Dirk Riehle's Industry and Research Publications

On the Open Cloud Principles: Every Real-World Specification is an Underspecification

Trying to wrap my head around the Open Cloud Principles put out by the revamp of the Open Cloud Initiative, I’m happy to note that software engineering research has something to say to the challenges these principles will face.

Every real-world specification is an underspecification.

So, well, I say that, but I doubt that I’m the first one to have learned this from 30+ years of software engineering research. This principle leads us directly to the challenges anyone is facing who is trying to be truthful to the intentions behind the Open Cloud Principles.

The principles ask that all data be available using open formats and accessible through open interfaces, all based on open standards. If so, a cloud computing provider can call its services an open cloud. The intention is right. The issue is open standards, though. The hope is that you could completely specify format of and access to data and that it can be replicated by another cloud provider. Which is not going to play out that easily.


Given that every specification is an underspecification, any open standard will be an underspecification. It will be missing out on relevant aspects. It is unlikely to be the data layout; usually it is semantics and the meaning of the data. Between an SAP Business Suite and an underlying Oracle database, who controls the data? It is SAP, because its code realizes the interpretation of the data, not the plain storage.

If some specification is well-intentioned, it will simply not be complete enough. If a specification is ill-intentioned, all it will specify are a format for key/value pairs and leave the interpretation of such data to an application. Reading the principles does not make clear to me how to avoid such intentions. (It is probably not possible nor intended. Players who deliberately play badly will eventually be recognized as such.)

I don’t know but I’m assuming that the OCI is trying to address this issue by requiring an open source implementation for handling the data. This is the last bullet item in the definition of open standard. It is debatable whether this gets you around key/value pairs; I can imagine an open source library for handling key/value pairs that stops right where it gets interesting, i.e. the data gets interpreted. But lets assume that the open source library provides decent abstractions, e.g. object-oriented classes, whose implementation truthfully captures the semantics of the underlying domain concept. The principle of underspecification above stipulates that subtle semantics will escape those classes and will be caught by surrounding code interpreting the data. That code is unlikely to be available as open source as it is likely to be competitively differentiating.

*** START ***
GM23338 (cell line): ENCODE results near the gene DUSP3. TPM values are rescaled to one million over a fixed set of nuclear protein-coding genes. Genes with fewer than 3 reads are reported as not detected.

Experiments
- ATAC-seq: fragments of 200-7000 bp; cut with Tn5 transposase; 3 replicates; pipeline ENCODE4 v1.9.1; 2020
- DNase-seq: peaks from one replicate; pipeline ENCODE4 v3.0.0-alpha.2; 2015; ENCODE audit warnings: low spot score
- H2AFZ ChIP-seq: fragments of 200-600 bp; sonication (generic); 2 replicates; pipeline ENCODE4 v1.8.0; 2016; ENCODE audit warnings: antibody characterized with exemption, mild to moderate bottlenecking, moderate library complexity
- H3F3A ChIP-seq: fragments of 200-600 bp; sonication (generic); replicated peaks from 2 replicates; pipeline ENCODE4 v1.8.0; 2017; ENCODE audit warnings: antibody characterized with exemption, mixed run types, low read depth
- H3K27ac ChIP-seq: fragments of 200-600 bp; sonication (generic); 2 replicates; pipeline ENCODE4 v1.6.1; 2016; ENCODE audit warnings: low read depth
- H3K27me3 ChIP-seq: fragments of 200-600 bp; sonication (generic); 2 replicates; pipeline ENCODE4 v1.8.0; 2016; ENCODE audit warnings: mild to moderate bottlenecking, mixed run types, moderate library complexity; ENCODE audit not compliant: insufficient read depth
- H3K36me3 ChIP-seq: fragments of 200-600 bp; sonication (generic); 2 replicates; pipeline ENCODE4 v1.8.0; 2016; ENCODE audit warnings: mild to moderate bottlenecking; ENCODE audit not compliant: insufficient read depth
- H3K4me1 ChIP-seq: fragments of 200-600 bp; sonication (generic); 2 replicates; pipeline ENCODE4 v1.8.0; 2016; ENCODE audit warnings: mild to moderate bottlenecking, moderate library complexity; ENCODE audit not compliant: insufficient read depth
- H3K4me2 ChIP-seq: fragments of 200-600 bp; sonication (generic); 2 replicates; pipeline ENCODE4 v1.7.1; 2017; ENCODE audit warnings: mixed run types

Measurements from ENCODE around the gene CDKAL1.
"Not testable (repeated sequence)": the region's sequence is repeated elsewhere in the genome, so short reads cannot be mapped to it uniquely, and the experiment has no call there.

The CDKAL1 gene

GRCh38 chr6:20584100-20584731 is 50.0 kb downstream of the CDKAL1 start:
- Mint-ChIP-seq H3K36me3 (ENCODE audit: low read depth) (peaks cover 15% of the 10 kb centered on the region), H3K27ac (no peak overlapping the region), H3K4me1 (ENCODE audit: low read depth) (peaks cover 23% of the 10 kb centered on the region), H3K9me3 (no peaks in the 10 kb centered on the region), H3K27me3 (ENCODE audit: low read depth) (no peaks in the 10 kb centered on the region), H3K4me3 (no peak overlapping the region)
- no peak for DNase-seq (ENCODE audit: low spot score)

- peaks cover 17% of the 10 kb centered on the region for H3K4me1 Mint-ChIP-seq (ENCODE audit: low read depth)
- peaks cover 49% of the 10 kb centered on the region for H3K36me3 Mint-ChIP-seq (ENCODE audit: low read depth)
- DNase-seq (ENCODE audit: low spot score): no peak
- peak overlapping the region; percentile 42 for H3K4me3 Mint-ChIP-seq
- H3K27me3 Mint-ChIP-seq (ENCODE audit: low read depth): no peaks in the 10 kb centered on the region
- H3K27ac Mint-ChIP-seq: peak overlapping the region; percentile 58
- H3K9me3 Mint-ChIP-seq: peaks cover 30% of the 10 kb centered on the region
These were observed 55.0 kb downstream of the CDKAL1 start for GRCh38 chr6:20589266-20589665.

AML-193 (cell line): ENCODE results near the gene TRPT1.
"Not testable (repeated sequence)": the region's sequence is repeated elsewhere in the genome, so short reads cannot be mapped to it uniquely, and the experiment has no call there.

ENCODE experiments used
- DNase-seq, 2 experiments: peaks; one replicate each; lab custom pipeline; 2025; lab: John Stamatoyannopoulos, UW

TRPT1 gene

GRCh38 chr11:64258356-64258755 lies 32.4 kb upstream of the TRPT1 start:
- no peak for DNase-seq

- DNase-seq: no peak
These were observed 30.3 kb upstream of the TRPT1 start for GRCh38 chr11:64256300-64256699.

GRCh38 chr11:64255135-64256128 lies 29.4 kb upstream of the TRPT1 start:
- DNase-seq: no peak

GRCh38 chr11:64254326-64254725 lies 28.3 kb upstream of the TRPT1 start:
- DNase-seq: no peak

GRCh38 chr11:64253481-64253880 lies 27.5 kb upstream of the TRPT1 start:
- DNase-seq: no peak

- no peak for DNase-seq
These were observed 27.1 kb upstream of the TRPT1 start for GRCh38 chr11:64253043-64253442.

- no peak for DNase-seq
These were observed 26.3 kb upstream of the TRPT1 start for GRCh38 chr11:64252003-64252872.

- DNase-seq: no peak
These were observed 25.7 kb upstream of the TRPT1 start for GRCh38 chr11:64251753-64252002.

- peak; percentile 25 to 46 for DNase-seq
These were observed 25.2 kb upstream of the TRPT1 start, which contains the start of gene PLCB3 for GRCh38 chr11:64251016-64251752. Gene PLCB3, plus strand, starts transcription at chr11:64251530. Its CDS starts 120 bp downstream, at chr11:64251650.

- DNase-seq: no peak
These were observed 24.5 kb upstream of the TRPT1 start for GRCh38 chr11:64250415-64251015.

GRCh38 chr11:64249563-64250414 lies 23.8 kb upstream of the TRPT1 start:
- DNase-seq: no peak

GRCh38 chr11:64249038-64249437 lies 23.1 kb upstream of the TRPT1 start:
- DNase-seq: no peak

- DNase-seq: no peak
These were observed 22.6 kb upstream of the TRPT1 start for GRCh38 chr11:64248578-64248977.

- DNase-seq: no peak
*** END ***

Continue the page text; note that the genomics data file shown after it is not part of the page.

Necessary Extensions

The second problem is that application providers simply won’t stop with standardized data types. Have you ever tried to get two business units of some company to agree on the notion of “customer”? You won’t succeed. It is the reason why we have design patterns like Role Object. The definition of “customer” will differ between different companies and even between different business units of the same company. So you need to provide extension mechanisms and you are back to storage using key/value pairs and/or running client-specific code to properly interpret client-specific extensions.

The principles are well-intentioned and send people on the right road but they not a guarantee that you can take your data from one cloud to another.

A Pragmatic Response

It is not that this isn’t a known problem. Anyone who has worked on standardization efforts has run into this. You may think that the C programming language has been specified a long-time ago and is rock-solid. But that’s not true, it is still evolving, as the recent ambiguities around the volatile keyword showed. However, long-running standardization efforts do show a pragmatic way forward: Effective standardization is not paperwork, but is effective working groups—experts and community, debating and documenting specifications, and moving forward, mole-whacking the loopholes and bugs as they keep occurring. It is a never ending effort, but a necessary one.

I’m missing this notion of working group in the list of requirements for an open standard, but I’m sure it won’t take long for them to appear respectively get channeled there.



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